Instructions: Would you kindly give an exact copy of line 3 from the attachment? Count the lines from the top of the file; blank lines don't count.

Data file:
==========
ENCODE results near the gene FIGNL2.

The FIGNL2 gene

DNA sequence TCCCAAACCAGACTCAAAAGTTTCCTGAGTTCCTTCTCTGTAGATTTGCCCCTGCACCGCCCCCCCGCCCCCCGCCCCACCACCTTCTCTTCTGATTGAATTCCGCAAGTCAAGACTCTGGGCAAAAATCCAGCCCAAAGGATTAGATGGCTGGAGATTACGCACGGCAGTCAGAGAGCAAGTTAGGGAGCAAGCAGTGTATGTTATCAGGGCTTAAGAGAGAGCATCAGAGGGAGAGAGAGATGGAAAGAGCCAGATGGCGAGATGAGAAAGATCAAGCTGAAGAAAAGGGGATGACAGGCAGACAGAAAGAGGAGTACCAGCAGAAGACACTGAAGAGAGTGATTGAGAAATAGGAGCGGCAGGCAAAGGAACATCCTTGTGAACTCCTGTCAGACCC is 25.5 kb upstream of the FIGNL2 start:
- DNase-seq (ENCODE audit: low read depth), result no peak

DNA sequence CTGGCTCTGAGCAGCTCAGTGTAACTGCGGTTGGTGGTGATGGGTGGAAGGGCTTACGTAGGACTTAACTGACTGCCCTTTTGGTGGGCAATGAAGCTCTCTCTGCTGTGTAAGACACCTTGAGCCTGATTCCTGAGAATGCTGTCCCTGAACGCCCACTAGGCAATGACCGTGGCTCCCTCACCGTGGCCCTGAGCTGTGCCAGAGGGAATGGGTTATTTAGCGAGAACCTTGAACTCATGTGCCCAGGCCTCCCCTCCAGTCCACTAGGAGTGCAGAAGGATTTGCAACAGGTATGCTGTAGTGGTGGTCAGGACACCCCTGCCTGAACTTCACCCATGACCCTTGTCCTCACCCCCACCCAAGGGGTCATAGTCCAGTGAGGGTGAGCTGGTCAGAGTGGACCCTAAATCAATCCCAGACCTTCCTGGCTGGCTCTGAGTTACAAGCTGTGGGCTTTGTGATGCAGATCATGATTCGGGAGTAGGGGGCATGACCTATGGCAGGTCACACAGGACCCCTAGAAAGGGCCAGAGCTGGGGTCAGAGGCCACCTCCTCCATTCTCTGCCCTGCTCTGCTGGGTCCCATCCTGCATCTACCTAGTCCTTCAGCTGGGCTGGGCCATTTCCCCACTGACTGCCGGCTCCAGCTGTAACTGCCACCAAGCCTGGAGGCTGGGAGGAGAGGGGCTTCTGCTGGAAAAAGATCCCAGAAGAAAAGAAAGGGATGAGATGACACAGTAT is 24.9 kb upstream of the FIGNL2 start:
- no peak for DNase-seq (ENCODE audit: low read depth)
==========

DNA sequence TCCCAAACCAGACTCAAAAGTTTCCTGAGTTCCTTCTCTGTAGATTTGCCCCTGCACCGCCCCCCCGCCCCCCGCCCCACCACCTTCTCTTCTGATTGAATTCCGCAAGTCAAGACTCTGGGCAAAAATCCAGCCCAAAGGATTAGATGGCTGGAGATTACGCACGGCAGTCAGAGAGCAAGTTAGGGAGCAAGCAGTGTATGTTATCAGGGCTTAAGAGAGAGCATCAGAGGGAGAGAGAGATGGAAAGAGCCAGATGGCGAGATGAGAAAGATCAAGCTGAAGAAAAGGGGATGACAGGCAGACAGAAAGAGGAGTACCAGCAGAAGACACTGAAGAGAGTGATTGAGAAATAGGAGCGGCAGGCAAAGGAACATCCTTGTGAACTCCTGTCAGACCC is 25.5 kb upstream of the FIGNL2 start: